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shahnj

What makes the player stop on the horizontal plane?

Hi,

I was just wondering, the player moves horizontally while pressing the "key" down, however, when the player releases the "key" the character comes to a stop, what causes that? Is it the move_and_slide() function?

• s
shahnj replied

I thought about it again: It's not the move_and_slide() function, rather it's the when the player releases the "key", the action strength from the method get_action_strength() is reset to zero (direction.x = 0.0), which when multiplied with speed.x the resulting

_velocity.x = speed.x * direction.x = 0.0

Is that the correct reasoning? Although the move_and_slide() function also does reset the _velocity when colliding with an object.

I was trying to see on how to introduce friction, that's why I came across the above question.

• GDQuestions replied

It's correct, the direction multiplies the speed by 0.

To introduce friction, instead of instantly setting the velocity, you need to gradually increase or decrease it. People mostly do that using a function called lerp() (it means linear interpolation). It calculates a weighted average between two values.

It works, but I'll recommend steering behaviors. It looks something like this in your case (note: I'm writing the code here and not testing it, but it's the general idea).

`var desired_x_velocity = speed.x * direction.xvar steering = _velocity.x - desired_x_velocity_velocity.x += steering * delta * 8.0`

Let me explain how it works and then why it works well in many situations.

You want to treat the currently instant velocity as some target velocity you want to reach over time (desired_x_velocity).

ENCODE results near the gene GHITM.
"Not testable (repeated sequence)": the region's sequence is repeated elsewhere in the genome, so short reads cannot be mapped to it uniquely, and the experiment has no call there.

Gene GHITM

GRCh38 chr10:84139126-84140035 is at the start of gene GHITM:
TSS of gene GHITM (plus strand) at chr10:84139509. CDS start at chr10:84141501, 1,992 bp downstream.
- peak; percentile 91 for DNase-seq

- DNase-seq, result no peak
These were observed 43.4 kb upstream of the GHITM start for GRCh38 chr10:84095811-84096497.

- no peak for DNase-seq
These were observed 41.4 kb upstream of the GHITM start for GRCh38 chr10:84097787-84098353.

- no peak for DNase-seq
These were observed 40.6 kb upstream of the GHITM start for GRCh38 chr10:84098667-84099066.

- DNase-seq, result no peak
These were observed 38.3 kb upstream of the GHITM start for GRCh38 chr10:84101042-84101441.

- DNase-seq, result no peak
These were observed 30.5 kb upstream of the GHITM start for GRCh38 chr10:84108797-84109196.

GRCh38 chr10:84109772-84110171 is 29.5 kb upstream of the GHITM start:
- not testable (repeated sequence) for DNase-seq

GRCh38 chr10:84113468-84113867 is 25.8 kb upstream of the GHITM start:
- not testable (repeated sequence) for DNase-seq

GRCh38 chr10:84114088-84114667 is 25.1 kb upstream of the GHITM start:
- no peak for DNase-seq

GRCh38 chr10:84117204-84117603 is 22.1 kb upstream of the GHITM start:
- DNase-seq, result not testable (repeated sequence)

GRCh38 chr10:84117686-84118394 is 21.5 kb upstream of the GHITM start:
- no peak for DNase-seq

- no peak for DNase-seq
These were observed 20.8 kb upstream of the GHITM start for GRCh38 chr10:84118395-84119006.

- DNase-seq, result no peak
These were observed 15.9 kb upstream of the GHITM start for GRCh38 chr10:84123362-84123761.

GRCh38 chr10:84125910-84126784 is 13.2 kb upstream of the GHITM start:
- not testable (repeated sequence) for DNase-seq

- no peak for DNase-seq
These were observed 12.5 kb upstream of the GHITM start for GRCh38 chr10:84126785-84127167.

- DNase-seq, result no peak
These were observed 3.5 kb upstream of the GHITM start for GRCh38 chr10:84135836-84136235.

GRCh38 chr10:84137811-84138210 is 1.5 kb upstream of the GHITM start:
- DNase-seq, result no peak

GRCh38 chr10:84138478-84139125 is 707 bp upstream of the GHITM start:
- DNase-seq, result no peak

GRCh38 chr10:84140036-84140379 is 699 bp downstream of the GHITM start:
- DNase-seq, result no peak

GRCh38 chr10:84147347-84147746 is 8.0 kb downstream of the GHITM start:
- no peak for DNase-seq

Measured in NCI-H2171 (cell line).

To know how much the velocity has to change, you calculate the difference with the steering variable: it's how much my _velocity.x has to change to become desired_x_velocity.

To get your friction, you add only a portion of that steering to the velocity every frame (that's the 3rd line).

You'll notice I use a value of 8.0 there. It's completely arbitrary. It's just that delta is very small, so multiplying the steering just by delta would make the character accelerate too slowly.

You want to adjust that value depending on how the character feels: it controls how much it accelerates or decelerates.

Why use that steering equation?

There are four reasons I often recommend steering equations:

1. They make it easy to control the movement feel. Just change that "8.0" above.
2. They work with 2D and 3D vectors (top-down and 3D movements) with the same code, only a couple of lines (other approaches require more code as you add dimensions of movement).
3. They work well for both playable characters and AIs.
4. It's little code.

Here's an example of this steering equation applied to movement like in The Binding of Isaac (top-down view, 8 movement directions):

`var desired_velocity = speed * directionvar steering = _velocity - desired_velocity_velocity += steering * delta * 8.0`

It's almost the same!

I hope this help. 🙂

• L
Lotus replied

It was a little tricky to figure out how to implement it. at first, the directions of the character got reversed, I did some changes and this is what I came up with: it makes the character slide a little when the button is released, feels like the character has momentum now.

[code}
extends Actor

export var slide = 2.0

func _physics_process(delta: float) -> void:

var direction: = Vector2(

Input.get_action_strength("move_right") - Input.get_action_strength("move_left"),

1.0

)

var desired_velocity = speed.x * direction.x

var steering = desired_velocity - velocity.x

velocity.x += steering * delta * slide

velocity = move_and_slide(velocity)
[/code]